Mark your calendars on May 6th, Jane's Walk: from community vision to City implementation, Toronto's Green Line

DTAH has been working with The City of Toronto Parks, Forestry and Recreation as well as with consultants Workshop Architecture, Dillon Consulting, ASI Heritage and A.W. Hooker, to deliver one of Toronto’s future great places: The Green Line.

The project will transform disconnected land in the Dupont hydro corridor into a beautiful, continuous park and trail, connecting multiple communities and becoming a citywide destination. The park will stretch 5km from Earlscourt Park to the Annex, linking neighbourhoods that are currently low in green space with off-street routes for cycling and walking.

Learn more about the project by joining the Jane’s Walk on May 6th. The free walking tour is inspired by Jane Jacobs, and encourages the public to explore their cities, and connect with neighbours.

Brent Raymond, Partner at DTAH will lead the Green Line Walk, divided into two sections (east and west), and will present the findings from Phase 1 of the study, which focuses on environmental and archaeological assessments and identifies opportunities and constraints along the corridor that will inform the overall conceptual master plan of the Green Line.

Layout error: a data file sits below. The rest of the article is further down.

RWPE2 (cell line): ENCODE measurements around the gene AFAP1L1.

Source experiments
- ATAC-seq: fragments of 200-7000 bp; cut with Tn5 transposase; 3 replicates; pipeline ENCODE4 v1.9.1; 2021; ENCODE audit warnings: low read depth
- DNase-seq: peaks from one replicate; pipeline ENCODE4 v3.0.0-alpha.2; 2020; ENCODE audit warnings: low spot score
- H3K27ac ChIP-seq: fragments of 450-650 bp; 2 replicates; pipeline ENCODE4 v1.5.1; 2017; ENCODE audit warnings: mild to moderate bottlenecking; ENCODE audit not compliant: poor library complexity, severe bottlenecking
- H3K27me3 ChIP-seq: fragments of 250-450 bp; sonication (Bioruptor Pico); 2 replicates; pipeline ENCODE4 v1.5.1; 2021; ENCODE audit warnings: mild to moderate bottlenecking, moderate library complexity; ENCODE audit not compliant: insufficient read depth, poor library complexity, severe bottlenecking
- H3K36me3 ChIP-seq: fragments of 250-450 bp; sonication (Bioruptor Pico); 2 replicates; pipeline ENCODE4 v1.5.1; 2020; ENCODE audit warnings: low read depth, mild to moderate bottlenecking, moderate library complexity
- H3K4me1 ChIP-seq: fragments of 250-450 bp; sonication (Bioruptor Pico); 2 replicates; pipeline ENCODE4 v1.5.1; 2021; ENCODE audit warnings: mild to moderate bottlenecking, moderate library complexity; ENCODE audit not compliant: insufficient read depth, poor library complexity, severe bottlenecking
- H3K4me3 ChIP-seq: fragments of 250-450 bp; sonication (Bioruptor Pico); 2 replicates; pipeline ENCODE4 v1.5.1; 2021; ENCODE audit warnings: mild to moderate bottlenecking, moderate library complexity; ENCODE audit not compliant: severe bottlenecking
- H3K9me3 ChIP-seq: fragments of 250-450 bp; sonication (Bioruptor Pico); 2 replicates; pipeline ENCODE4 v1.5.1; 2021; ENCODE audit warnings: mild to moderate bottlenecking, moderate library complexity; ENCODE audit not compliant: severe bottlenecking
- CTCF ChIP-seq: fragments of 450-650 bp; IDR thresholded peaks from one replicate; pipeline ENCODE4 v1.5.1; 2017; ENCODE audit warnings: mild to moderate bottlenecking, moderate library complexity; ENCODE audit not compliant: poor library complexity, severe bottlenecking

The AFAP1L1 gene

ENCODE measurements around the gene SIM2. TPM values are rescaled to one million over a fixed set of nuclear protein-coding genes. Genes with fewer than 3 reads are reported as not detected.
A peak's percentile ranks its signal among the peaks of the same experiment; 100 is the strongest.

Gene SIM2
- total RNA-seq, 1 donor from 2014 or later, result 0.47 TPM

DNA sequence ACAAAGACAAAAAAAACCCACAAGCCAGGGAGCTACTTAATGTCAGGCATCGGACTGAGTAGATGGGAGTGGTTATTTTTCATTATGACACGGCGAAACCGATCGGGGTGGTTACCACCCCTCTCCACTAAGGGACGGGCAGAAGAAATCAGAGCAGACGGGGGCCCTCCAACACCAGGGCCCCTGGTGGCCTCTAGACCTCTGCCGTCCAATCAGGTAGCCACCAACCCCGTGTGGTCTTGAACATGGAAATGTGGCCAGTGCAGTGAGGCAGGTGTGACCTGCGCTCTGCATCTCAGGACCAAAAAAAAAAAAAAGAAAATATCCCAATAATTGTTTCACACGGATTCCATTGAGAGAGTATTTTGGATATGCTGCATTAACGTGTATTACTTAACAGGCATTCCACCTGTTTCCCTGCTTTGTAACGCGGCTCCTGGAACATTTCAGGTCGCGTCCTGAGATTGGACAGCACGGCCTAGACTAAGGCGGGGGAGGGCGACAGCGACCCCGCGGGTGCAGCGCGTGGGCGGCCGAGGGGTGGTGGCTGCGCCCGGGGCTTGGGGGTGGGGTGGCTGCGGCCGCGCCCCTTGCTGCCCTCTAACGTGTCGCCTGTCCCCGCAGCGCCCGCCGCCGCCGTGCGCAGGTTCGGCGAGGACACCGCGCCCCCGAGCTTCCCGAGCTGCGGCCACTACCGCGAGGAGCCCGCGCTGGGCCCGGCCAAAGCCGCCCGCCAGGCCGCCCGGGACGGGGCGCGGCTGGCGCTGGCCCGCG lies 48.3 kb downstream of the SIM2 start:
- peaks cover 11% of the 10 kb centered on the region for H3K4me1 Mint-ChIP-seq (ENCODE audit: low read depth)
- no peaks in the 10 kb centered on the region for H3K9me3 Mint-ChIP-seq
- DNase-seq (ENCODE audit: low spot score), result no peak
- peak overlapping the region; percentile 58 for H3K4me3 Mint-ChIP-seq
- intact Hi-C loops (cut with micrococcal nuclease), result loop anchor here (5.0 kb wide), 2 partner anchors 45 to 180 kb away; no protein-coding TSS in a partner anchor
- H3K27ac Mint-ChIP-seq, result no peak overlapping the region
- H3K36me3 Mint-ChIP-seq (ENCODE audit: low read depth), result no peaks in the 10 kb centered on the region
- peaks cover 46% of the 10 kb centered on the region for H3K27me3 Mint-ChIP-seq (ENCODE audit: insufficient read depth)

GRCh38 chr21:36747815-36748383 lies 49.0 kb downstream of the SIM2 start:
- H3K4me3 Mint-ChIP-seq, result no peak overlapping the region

Visit the Jane’s Walk website for more information and register for these free events:

Green Line Walk West: Beginning at 11:00am ending with a public information session between 12:00-1:00pm at Bartlett Parkette.
Green Line Walk East: Beginning at 1:00pm.

East Bayfront Stormwater Management System wins highly prestigious Ontario Engineering Award

The Consulting Engineers of Ontario honoured East Bayfront’s Stormwater Management System with the 2017 premier Willis Chipman Award. This award recognizes the project that best demonstrates and contributes to the social, economic and environmental well-being of Ontario through technical excellence and innovation.

The success of the design was made possible by the exceptional collaboration within the design team. Interdisciplinary mutual respect between the engineering and design disciplines created an environment that maintained the most important priorities for all, without compromising creativity, quality and long-term sustainability.